To all those critics out there, all of those "Negative Nancy's," all those who believe the Barnegat Bay is totally doomed - you're wrong.

Home being removed from Barnegat Bay
Home being removed from Barnegat Bay (Ilya Hemlin, Townsquare Media NJ)

The Barnegat Bay is NOT dead after Superstorm Sandy.

In fact, during the almost eight months since she hit the state, the bay has seen some positive improvements. Experts who have made it their life's work to study the estuary are hard at work, looking at the short and long-term effects and seeing what can be done to help the recovery continue along a positive path.

While most of the debris is out of the water, it could take years to determine the full impact on marine life, plant life, other vegetation and the wetlands. A full assessment is now underway in order to determine what the heavy rain, wind, flooding and shattered pieces of homes, businesses, cars and boats really did to the waterway.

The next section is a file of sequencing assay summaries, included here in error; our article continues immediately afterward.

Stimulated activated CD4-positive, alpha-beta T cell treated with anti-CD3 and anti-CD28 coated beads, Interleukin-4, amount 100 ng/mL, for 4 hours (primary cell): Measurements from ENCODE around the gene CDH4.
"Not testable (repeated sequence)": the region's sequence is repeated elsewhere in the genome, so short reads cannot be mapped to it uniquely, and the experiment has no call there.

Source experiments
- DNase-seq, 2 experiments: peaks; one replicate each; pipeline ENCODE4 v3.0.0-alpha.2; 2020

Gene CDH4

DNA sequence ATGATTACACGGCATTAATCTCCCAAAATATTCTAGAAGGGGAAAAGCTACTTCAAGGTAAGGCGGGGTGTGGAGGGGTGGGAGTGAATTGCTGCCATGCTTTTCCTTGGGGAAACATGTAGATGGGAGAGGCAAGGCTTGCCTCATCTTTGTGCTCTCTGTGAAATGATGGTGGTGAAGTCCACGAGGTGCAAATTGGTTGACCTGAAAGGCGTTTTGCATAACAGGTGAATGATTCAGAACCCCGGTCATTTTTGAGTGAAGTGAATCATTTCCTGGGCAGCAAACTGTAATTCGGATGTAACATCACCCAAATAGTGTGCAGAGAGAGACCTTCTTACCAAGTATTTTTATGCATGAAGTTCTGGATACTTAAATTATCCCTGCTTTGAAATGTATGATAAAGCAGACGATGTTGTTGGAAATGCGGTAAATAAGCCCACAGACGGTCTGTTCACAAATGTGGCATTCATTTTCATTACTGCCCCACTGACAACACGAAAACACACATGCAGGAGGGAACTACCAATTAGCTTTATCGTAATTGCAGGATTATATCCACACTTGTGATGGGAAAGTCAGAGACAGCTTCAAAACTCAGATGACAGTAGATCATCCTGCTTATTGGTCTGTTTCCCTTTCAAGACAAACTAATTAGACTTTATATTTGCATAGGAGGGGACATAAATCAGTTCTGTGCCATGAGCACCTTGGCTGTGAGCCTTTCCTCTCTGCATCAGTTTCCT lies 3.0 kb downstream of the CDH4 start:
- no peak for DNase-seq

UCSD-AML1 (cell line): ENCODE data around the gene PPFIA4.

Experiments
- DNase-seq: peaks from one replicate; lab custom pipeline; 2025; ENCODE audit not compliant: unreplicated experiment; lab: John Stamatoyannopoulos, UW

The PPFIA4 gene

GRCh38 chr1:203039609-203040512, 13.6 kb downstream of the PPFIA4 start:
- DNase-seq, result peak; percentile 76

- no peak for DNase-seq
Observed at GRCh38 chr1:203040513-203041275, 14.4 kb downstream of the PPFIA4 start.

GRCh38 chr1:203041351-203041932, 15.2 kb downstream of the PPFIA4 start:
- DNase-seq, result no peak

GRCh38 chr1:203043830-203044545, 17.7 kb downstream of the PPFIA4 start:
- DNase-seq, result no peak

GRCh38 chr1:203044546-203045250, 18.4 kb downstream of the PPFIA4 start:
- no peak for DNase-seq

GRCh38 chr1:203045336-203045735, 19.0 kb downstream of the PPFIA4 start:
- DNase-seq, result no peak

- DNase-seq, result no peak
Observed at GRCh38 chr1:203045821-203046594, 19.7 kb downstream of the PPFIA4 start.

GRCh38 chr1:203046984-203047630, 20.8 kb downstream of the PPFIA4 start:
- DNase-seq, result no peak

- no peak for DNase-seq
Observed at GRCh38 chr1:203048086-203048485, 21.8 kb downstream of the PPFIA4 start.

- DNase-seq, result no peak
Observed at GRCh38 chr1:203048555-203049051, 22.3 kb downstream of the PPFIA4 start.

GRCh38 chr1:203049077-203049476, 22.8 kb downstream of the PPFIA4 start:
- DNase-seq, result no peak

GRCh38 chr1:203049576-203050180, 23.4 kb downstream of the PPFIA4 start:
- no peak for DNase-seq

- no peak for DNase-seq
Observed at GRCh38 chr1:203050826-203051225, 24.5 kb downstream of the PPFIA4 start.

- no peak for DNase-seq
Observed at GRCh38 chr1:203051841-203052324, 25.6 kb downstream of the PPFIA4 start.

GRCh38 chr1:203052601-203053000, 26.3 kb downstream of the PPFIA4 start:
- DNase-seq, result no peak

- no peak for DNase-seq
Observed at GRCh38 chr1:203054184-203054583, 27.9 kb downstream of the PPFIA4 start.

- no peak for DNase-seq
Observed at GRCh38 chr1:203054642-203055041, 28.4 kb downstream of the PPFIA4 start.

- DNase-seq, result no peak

Dr. Stan Hales heads the Barnegat Bay Partnership. He says the shore rebuild needs to be throughout carefully and not rushed.

"We can't make those same mistakes again. Rebuilding the exact same way in the same place is not going to work. We are setting ourselves up for additional disaster. We need to remain pro-active."

The future health of the bay depends on a number of factors. One of them - what happens this summer at the shore. Is it a wet one? Dry? Do we have another drought?

Dr. Hales urges everyone to conserve water as much as possible. When you don't need to water your lawn, don't do it.

"Little things around your home and property can make a difference."

The State Department of Environmental Protection (DEP) continues to monitor the storm debris removal process and the Ocean County Health Department conducts water quality testing for bacteria.

For more information on the Barnegat Bay Partnership, visit their website.